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The Church Building

Left to right: (a) Church of St John the Baptist, Brighton. (b) Looking down the rectangular nave to the chancel arch, which is elegantly complemented by the two side-chapel arches. (c) Closer view of the chancel, showing the stencilled pilasters and comprehensive painting scheme.

Designed and built from 1832-35, this church grew out of the Brighton Catholic Mission, established in 1798, and was the fourth Catholic church to be consecrated in England and Wales after the emancipation (see Leach). This listed building is the only known house of worship by its chief architect, William Hallett, a later Mayor of the City. The building was considerably extended at the chancel end in 1875 by the better-known Gilbert Robert Blount.(c.1818-1876), who became the architect to Cardinal Wiseman and was elected Fellow of the RIBA in 1857. S. J. Nicholls (1826-1905), another architect of Catholic churches, showed designs for a "complete remodelling" of the interior in "Romanesque/Italian Renaissance style " at the Royal Academy in the late 1880s (see listing text), and there were additions to the church in 1887, when Nathaniel Westlake started adding the stained glass windows; in 1889, when the baptistery was added; and in 1890, when Westlake embarked on the painted decoration. The church, succinctly described as having a "three-bay façade with pediment and giant Corinthian columns in antis" (Nairn and Pevsner 432), is on Bristol Road, close to the sea, and is beautifully maintained.

Parts of the Church

Left to right: (a) The chancel, with Westlake's painting of Christ Enthroned and Adored (see more closely in "Other Views" below). (b) View into the south side chapel, with the figures of the Virgin and Child. (c) The Baptistery, with the original reredos by John Edwards Carew (see more closely in "Other Views" below).

Wooden screens separate the chancel from the two side-chapels, one of which dedicated to the Virgin Mary, while the other shows Jesus with the Sacred Heart. The altar-piece painting is bold and colourful, with, beneath the main painting, the figures (l. to r. again) of St Peter, Samuel, Melchisideck and St Paul. The church also contains work by John Edward Carew (c.1782-1868), an important sculptor who was responsible for two of the bronze relief panels at the base of Nelson's Column. The baptistery is bright, adding to both the meaning and the beauty of Carew's low-relief of St John the Baptist baptising Jesus; the round font in front of it, on its leaf-carved base, seems perfect here, too. On its cast-iron columns, the organ gallery is resplendent with painted front, colonettes and arches, and delicate ironwork railings.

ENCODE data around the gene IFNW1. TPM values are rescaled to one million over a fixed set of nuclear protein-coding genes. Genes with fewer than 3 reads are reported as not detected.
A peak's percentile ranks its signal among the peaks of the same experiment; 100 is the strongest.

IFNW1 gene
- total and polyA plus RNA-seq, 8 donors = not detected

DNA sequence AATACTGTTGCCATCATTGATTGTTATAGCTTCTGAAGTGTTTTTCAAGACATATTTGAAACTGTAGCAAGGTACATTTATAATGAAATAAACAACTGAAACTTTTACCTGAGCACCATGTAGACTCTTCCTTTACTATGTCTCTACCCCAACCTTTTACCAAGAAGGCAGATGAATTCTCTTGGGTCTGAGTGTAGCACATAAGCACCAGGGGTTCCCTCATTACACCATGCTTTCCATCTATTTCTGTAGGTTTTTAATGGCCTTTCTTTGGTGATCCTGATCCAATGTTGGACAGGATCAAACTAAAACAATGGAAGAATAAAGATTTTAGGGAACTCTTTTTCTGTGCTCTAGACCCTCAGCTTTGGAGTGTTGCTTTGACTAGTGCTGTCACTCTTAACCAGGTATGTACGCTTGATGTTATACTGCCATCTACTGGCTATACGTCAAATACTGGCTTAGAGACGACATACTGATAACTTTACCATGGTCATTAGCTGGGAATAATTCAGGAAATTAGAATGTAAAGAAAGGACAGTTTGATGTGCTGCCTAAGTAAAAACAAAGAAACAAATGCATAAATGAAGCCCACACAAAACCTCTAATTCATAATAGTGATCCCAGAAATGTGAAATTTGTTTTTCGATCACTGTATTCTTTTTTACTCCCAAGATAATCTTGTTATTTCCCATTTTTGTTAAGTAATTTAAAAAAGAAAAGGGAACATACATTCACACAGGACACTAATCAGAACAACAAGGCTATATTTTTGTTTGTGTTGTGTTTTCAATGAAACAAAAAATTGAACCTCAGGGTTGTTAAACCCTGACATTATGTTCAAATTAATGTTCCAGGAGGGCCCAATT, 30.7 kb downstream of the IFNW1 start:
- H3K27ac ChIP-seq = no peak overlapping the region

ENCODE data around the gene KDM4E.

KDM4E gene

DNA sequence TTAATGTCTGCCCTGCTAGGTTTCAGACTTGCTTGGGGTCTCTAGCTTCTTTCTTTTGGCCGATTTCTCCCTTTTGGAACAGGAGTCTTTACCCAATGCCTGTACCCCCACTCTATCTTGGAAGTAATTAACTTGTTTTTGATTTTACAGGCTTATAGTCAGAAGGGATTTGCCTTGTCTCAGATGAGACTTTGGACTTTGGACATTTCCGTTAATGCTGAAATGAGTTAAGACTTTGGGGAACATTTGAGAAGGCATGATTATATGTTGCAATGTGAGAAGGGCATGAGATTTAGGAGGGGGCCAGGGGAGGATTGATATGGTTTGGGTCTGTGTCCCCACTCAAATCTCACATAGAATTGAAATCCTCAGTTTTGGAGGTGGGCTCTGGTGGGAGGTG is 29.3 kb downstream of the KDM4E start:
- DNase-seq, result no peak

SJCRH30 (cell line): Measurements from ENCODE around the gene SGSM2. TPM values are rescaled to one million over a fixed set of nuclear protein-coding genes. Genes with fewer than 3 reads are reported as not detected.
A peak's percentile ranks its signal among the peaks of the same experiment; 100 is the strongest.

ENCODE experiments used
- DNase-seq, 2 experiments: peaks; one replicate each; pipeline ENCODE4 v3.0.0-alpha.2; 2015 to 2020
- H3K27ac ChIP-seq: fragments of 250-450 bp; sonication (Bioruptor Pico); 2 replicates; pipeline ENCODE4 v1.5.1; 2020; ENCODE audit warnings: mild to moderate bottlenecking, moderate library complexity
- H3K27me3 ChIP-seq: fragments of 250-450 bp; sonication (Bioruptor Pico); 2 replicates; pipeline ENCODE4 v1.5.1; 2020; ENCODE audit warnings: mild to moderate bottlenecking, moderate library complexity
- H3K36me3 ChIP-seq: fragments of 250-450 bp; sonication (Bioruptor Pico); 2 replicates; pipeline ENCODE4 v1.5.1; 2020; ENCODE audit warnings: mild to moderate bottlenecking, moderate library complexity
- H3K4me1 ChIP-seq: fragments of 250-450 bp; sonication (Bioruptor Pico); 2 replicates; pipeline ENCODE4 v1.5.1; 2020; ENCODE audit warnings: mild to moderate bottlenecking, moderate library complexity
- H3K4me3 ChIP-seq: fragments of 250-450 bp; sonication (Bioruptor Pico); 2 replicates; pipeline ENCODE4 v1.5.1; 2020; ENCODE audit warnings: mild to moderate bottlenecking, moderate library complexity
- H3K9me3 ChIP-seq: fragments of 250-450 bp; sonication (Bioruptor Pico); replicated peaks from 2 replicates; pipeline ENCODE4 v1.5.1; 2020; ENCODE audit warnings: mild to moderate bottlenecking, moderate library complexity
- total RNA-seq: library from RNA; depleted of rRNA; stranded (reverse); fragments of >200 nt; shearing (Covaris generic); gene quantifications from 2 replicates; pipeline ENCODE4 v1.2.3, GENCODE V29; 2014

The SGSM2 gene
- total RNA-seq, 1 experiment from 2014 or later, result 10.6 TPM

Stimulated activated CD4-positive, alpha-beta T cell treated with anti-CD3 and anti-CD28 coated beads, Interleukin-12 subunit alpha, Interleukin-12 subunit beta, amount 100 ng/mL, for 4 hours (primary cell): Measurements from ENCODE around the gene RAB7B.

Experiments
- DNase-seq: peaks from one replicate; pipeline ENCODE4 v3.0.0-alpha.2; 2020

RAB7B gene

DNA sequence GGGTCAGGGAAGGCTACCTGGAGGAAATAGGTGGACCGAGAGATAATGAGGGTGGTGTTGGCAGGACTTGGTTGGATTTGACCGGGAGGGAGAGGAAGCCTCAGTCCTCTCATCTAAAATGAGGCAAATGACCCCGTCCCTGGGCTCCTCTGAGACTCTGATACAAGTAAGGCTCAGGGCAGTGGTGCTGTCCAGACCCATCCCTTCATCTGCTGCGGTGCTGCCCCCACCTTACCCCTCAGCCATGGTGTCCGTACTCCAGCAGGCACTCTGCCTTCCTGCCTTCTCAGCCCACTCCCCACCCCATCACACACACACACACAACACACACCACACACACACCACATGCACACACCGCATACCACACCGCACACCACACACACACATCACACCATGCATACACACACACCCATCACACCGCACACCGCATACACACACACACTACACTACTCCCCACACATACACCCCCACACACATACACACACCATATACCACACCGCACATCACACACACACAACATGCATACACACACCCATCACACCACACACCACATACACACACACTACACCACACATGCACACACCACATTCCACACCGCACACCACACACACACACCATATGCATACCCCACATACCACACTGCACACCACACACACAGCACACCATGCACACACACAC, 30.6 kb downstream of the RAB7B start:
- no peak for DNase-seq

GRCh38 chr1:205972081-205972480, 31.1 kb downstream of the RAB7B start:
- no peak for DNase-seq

Church Furniture and Fittings

Above, left to right: (a) The pulpit, installed in 1890 when Westlake embarked on his decorative scheme. (b) One of the painted religious figures, in a three-bayed niche. Below: The organ gallery at the ritual west end.

The general impression of this church is bright and airy, but the wooden fixtures are rather heavy, with both the pulpit and altar rails evincing the baroque taste. This baroque tendency is also seen in Carew's monuments — so it is not a late-Victorian feature only. The mixture, at any rate, works well, giving substance and character to the simple aiseless nave. The painted figure shown above, described in the listed building text simply as "a saint," seems to be by the same hand as those of Mary and Jesus in niches above the altars in the side chapels These date from the extension of 1875. This figure looks particularly splendid in its three-bayed niche just below and to the side of the organ gallery. The arches here nicely echo the three arches of the chancel and side chapels. This lovely church is greatly enhanced by the work of Westlake and Carew (see below); though not very large, it is the Roman Catholic mother church for the South of England (see Leach).

Other Views

Sources

Church of St John the Baptist, Brighton. British Listed Buildings. Web. 12 May 2011.

Leach, John. St John the Baptist Church: Church, School and Community. My Brighton and Hove. Web. 12 May 2011.

Nairn, Ian, and Nikolaus Pevsner. Sussex (The Buildings of England series). London: Penguin, 1965.


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Last modified 14 May 2011